June 1901 – This month last century

110 years ago the Duke and Duchess of Cornwall and York visit New Zealand (10-27 June 1901)

A royal tour of New Zealand was mooted by arch-imperialist Premier Richard Seddon in 1897, during the Diamond (60th) anniversary of Queen Victoria’s accession to the throne.

Flag, Queen Victoria’s Diamond Jubilee, 1897, Maker unknown, New Zealand. Purchased 2004. Te Papa

Flag, Queen Victoria’s Diamond Jubilee, 1897, Maker unknown, New Zealand. Purchased 2004. Te Papa

By 1900, such a visit had assumed greater importance. By this date, New Zealand was involved in the war in South Africa and supporters of a royal visit believed that it would encourage and reward New Zealand’s loyalty to the British Empire and its campaign against the Boers.

Queen Victoria agreed to her grandson, the Duke of Cornwall and York, making a tour of the colony, although she did not live to see the Duke and his wife embark on this trip.

Invitation to ’Maori demonstration’ at Rotorua for the Royal Tour, New Zealand, 1901, White, Benoni (1858–1950), A. D. Willis, New Zealand. Purchased 2001. Te Papa

Invitation to ’Maori demonstration’ at Rotorua for the Royal Tour, New Zealand, 1901, White, Benoni (1858–1950), A. D. Willis, New Zealand. Purchased 2001. Te Papa

The royal couple, who would later reign as George V and Queen Mary, arrived in New Zealand five months after the death of Victoria. They stopped in the four main centres: Auckland, Wellington, Chrischurch, and Dunedin. They also went to a hui in Rotorua where a ‘Grand Carnival of the Tribes’ took place. The invitation above was designed for the event.

Triumphal arches punctuated the routes of the royal processions through these towns. The one featured in this image was sponsored by the Dairy Association of New Zealand and was made from butter boxes.

Royal Visit - Butter, 19.06.1901, Maker unknown, Wellington. Te Papa

Royal Visit - Butter, 19.06.1901, Maker unknown, Wellington. Te Papa

Foliage, garlands and bunting also lined the streets. Electric lights were arranged on buildings to spell out patriotic messages. In Wellington, 2,400 adorned the Post Office. This was described as ‘the greatest effort of electric illuminations ever achieved in the colony’.

School children, many of whom created ‘living flags’ in the form of Union Jacks, received special tokens of the visit. The Duke reviewed soldiers and presented medals to veterans from the South African War. The invitation below was for a review held in Potter’s Park in Auckland.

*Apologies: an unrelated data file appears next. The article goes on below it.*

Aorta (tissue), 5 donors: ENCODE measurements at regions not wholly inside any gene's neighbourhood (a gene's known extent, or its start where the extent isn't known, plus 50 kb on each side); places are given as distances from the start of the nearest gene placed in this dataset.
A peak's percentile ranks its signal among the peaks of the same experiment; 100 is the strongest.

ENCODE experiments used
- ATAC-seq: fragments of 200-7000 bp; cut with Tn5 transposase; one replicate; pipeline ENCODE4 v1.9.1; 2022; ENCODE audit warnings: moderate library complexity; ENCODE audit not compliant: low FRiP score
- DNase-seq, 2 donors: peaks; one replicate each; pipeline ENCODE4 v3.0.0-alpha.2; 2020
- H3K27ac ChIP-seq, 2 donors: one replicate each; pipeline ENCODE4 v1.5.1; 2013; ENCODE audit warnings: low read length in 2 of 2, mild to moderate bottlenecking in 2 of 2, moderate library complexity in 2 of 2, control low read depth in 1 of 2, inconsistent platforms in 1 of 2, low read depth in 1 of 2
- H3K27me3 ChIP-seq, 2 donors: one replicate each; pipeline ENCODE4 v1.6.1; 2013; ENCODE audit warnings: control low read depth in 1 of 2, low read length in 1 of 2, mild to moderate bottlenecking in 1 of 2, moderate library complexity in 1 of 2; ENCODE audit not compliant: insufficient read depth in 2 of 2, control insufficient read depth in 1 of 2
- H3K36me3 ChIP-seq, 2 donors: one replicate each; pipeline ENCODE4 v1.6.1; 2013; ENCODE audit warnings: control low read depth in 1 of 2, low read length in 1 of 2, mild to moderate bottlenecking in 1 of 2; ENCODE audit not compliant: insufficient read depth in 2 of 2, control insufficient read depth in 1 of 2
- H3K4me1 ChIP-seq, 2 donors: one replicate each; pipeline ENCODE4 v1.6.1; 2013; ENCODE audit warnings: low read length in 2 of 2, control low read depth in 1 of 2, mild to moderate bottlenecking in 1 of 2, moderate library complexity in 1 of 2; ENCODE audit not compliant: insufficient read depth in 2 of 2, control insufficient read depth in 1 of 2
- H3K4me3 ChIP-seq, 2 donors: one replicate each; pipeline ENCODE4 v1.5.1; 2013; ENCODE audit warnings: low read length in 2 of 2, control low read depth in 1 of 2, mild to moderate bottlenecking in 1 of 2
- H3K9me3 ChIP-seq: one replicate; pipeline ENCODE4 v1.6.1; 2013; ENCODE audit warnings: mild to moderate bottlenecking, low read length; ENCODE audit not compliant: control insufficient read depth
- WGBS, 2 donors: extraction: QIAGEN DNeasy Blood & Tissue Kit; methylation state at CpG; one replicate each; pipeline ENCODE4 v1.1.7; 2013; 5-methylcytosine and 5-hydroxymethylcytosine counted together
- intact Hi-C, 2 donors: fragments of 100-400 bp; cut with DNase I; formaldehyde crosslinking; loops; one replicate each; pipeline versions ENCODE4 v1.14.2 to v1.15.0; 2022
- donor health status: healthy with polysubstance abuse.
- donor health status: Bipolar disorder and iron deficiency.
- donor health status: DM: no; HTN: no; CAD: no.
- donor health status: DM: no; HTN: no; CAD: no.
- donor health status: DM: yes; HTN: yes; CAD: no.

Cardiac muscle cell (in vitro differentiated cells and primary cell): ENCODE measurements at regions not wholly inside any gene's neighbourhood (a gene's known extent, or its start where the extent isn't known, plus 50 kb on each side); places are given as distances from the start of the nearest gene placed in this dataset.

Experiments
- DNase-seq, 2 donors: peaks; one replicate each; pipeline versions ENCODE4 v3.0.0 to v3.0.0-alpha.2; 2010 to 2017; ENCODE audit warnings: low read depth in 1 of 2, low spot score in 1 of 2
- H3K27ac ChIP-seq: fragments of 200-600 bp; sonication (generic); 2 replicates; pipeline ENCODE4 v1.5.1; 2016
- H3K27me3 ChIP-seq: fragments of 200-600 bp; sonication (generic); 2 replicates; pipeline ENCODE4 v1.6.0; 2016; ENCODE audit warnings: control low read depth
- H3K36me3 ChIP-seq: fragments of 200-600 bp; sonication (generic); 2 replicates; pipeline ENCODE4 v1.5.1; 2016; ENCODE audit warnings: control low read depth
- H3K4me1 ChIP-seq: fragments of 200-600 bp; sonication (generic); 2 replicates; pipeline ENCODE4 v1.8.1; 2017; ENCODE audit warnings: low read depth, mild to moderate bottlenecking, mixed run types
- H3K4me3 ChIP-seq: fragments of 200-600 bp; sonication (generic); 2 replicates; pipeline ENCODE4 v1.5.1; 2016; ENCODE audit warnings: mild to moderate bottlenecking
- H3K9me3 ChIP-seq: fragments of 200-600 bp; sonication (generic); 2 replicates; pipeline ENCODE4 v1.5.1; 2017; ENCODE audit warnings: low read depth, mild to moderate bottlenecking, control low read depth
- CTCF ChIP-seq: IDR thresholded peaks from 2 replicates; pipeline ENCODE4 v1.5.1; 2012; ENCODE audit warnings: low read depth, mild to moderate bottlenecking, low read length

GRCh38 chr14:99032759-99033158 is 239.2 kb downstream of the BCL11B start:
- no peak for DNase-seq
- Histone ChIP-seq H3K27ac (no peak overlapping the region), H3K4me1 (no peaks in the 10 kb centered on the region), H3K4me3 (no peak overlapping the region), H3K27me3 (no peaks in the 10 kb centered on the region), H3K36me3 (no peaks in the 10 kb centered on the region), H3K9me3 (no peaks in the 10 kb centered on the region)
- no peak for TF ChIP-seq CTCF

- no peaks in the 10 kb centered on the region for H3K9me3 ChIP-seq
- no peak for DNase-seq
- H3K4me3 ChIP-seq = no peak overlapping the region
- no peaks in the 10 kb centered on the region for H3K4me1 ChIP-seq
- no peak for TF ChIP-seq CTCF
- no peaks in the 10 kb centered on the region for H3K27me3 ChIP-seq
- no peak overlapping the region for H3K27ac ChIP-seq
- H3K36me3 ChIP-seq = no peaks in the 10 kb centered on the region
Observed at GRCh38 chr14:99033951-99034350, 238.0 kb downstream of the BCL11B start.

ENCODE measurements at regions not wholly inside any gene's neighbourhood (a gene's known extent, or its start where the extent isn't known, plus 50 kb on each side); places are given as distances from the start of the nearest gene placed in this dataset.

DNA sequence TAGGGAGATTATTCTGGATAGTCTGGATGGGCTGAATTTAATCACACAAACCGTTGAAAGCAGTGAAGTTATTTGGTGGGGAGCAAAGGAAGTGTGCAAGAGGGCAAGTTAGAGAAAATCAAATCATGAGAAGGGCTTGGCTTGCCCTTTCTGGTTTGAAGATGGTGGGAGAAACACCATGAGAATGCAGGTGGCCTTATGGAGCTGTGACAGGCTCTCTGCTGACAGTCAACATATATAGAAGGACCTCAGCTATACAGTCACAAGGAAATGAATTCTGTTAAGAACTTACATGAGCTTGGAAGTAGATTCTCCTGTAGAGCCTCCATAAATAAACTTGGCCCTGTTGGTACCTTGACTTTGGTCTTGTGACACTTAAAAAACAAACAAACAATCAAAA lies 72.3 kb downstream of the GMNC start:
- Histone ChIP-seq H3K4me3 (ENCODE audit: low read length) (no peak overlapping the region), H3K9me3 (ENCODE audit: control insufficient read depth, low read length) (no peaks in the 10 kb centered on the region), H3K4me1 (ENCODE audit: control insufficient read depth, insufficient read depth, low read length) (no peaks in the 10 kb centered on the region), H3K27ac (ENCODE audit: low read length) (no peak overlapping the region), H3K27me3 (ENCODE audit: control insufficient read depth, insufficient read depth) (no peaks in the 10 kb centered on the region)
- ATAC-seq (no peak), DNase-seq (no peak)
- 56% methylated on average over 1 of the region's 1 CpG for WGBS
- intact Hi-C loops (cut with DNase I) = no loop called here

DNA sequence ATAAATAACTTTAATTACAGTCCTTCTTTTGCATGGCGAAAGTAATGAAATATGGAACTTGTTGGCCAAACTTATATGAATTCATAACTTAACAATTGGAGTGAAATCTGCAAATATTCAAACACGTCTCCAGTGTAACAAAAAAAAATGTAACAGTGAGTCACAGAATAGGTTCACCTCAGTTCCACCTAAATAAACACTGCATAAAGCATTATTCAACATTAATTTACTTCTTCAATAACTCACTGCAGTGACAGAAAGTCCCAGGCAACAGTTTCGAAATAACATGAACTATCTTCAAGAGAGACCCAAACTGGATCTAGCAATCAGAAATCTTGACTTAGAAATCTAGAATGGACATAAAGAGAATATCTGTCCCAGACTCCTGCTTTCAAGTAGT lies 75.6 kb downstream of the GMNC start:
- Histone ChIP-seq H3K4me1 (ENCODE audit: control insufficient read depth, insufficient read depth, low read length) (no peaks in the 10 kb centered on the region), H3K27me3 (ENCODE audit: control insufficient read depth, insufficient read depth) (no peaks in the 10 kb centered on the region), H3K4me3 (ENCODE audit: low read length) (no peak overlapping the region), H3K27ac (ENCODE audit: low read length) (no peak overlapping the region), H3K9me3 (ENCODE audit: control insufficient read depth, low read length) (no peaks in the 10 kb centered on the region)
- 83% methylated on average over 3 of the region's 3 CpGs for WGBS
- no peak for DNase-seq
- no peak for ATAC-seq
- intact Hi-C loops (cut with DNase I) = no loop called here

Invitation, 1901, Hawcridge, Robert (1866–1920), J Wilkie and Company, Dunedin. Purchased 2004. Te Papa

Invitation, 1901, Hawcridge, Robert (1866–1920), J Wilkie and Company, Dunedin. Purchased 2004. Te Papa

New Zealanders received the Duke and Duchess enthusiastically. As the journalist assigned to the tour wrote: the couple experienced ‘a thousand miles of loyalty’ as they journedy through the colony.

Read more about how New Zealanders greeted the royal couple in Judith Bassett, ‘A Thousand Miles of Loyalty, New Zealand Journal of History, 1987.

See the Slice of Heaven website for more details about imperial loyalty in New Zealand at the beginning of the 20th century.

3 Responses

  1. Coralie

    I have a bound Women’s Weekly set of this Royal Tour June 1901. It is an amazing piece of history for both Maori and Pakeha. The advertisements are amazing and the reporting from the courts is yet another story. I guess I am very privileged to have this wealth of history and knowledge.

    Reply
    • Kirstie Ross

      Thanks Coralie – yes, it’s a great historical resource.

      Kirstie Ross | Curator History | phone: 00-64-4-381 7140 Museum of New Zealand Te Papa Tongarewa P O Box 467 | Wellington 6140 New Zealand

  2. kirstieross

    Hi Dane Thanks for reading this blog.

    It would be interesting to see how New Zealanders responded to a visit by the current heir to the throne, Prince William, and his new wife, Catherine, the Duke and Duchess of Cambridge. In Canada at the moment they are generally being very warmly welcomed.

    Kirstie

    Reply

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